Female 137 was sacrificed on Day 9 (Week 2) due to general poor clinical condition including three consecutive convulsions (1-30 seconds) within 5 minutes. At necropsy, there were no macroscopic findings noted. At microscopy, no findings were seen in the central nervous system to account for the convulsions. No microscopic findings related to exposure to (-)-alpha-pinene were seen, although slight alveolar eosinophilic crystals with associated inflammatory cell infiltrate were present that was considered a finding of uncertain relationship to exposure in terminal sacrifice animals. Therefore, the major factor contributory to the welfare sacrifice of this animal was the poor clinical condition.
Body weight and weight changes:
no effects observed
Description (incidence and severity):
There were no changes in group mean body weight gain that were considered to be test item-related.
Food consumption and compound intake (if feeding study):
effects observed, non-treatment-related
Description (incidence and severity):
There was a slight and transient lower group mean food consumption in females exposed to 0.9 mg/L over the first four days of exposure in both Weeks 1 and 2 when compared to the control. Thereafter, group mean food consumption in these females was essentially similar to the controls such that overall consumption over the 13 weeks of exposure and the 4 weeks of recovery was similar to that of the control group.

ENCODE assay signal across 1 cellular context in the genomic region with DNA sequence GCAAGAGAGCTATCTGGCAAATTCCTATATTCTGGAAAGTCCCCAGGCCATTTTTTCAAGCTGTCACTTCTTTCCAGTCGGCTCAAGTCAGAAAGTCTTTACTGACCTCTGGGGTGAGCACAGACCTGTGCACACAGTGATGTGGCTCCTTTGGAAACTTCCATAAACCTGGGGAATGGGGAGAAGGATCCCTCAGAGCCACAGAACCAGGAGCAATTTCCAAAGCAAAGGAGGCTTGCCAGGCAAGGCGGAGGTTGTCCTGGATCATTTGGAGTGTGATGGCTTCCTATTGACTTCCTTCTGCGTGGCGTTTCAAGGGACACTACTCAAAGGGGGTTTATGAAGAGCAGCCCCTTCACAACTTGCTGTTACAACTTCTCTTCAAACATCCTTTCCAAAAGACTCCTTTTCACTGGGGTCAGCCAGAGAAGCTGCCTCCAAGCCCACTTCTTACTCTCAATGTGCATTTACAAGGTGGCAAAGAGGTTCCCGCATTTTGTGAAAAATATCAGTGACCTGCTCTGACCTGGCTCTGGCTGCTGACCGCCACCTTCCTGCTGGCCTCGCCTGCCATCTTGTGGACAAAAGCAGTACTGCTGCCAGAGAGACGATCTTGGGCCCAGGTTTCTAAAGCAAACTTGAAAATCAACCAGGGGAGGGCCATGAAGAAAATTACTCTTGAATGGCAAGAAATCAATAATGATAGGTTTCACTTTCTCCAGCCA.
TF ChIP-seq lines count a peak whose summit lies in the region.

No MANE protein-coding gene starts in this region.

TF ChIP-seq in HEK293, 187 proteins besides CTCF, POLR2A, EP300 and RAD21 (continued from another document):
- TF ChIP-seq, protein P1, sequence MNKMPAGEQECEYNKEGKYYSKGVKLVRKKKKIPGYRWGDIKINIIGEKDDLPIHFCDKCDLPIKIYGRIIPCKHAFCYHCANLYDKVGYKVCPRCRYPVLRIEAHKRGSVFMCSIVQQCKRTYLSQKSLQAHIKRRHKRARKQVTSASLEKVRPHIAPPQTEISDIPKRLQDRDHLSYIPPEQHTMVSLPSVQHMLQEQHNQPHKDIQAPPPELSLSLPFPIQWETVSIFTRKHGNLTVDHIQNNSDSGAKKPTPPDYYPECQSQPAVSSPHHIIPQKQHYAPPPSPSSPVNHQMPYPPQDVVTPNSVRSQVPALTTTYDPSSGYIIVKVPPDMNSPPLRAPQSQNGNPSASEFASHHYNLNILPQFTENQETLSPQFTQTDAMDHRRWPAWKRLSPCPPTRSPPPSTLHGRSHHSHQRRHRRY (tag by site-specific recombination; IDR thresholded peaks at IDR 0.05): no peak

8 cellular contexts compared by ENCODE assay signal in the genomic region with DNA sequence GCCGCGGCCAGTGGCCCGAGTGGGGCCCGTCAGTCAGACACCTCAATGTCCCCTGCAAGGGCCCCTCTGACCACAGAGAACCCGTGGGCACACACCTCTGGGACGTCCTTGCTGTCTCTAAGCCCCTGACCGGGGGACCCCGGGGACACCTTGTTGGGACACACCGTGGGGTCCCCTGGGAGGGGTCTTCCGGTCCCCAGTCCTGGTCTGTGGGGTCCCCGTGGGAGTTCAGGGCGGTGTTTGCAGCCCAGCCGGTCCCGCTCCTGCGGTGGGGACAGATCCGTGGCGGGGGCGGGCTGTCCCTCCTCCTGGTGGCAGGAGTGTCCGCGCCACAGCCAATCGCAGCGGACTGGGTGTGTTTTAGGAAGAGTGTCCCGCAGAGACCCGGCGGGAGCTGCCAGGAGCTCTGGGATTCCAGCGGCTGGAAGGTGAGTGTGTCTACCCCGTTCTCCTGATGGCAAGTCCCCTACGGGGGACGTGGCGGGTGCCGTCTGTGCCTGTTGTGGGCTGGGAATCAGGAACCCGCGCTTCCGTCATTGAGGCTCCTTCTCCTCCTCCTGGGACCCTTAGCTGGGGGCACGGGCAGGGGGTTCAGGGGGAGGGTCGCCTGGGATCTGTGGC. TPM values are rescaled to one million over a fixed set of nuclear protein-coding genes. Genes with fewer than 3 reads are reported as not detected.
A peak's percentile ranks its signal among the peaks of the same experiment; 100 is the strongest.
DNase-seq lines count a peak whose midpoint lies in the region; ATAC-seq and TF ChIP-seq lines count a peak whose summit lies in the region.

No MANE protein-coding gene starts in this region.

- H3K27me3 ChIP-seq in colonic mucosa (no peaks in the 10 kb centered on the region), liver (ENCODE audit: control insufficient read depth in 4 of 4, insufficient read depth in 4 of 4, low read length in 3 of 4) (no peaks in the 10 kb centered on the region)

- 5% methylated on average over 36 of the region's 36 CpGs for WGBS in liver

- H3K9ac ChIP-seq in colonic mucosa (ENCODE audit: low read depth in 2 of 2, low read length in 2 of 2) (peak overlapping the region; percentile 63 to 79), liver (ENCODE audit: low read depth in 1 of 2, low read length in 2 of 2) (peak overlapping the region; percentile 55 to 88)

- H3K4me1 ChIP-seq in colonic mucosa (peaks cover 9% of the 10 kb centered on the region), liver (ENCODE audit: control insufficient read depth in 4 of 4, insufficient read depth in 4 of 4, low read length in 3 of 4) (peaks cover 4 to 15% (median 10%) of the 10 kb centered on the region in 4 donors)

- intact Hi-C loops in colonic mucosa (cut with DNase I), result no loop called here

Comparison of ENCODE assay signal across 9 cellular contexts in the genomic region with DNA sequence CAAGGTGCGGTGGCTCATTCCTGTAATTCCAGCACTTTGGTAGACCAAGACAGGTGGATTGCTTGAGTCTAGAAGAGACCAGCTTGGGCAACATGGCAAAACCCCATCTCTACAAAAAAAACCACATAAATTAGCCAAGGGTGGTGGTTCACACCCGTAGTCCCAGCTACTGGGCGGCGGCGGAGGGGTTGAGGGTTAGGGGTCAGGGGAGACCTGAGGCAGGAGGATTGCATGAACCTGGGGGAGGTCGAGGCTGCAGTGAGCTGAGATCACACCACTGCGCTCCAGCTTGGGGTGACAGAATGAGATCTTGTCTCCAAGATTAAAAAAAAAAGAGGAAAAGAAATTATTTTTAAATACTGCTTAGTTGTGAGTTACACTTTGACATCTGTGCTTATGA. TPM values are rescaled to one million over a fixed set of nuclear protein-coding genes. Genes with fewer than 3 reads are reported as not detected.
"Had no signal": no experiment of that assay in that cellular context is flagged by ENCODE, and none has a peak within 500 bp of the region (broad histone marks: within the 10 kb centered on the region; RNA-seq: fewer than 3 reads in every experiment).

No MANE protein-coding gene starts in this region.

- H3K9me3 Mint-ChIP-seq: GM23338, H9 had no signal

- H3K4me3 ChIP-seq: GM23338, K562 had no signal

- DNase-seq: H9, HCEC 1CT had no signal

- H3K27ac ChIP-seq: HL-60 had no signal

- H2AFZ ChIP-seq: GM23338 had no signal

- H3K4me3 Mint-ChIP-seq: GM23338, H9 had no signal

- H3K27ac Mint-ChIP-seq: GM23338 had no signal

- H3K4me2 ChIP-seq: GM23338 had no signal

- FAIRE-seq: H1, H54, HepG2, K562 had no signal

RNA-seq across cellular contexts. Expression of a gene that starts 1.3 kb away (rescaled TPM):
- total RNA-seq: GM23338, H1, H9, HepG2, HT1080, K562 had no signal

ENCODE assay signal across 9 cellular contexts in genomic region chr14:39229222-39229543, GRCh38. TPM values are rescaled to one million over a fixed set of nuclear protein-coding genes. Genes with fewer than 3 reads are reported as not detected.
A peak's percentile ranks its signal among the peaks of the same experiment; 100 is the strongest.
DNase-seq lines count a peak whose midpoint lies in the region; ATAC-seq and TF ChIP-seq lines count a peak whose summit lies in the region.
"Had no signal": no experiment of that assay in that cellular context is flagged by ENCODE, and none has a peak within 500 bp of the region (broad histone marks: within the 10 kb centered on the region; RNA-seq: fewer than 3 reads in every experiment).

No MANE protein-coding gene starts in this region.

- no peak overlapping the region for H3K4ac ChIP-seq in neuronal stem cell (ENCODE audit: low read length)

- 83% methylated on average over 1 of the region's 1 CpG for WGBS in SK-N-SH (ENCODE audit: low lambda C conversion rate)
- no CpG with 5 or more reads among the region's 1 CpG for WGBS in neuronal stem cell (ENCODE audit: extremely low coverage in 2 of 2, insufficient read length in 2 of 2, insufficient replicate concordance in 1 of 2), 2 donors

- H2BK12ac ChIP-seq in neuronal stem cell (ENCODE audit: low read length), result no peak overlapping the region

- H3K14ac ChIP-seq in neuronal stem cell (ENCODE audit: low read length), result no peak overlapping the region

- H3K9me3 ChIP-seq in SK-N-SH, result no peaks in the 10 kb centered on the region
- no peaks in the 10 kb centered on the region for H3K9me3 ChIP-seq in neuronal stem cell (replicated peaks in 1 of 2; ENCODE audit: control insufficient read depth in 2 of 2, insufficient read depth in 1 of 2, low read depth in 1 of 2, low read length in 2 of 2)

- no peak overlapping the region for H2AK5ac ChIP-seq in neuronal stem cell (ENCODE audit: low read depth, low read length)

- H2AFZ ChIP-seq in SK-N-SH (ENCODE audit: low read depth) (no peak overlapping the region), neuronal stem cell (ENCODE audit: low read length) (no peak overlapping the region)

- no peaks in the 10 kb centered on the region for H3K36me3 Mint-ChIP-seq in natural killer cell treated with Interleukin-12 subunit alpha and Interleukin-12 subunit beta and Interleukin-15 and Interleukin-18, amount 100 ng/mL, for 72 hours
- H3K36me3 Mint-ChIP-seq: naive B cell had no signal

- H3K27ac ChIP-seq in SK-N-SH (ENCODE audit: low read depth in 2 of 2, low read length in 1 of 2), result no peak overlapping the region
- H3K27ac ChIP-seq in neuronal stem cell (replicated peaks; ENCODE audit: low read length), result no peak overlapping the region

There were no test item-related effects on food consumption in males exposed to 0.9 mg/L or in males and females exposed to 0.15 or 0.3 mg/L.
Food efficiency:
not examined
Water consumption and compound intake (if drinking water study):
not examined
Ophthalmological findings:
no effects observed
Description (incidence and severity):
There were no test item related ophthalmic changes in Week 13.
Haematological findings:
no effects observed
Description (incidence and severity):
There were no test item related effects on the haematological parameters evaluated in Week 13.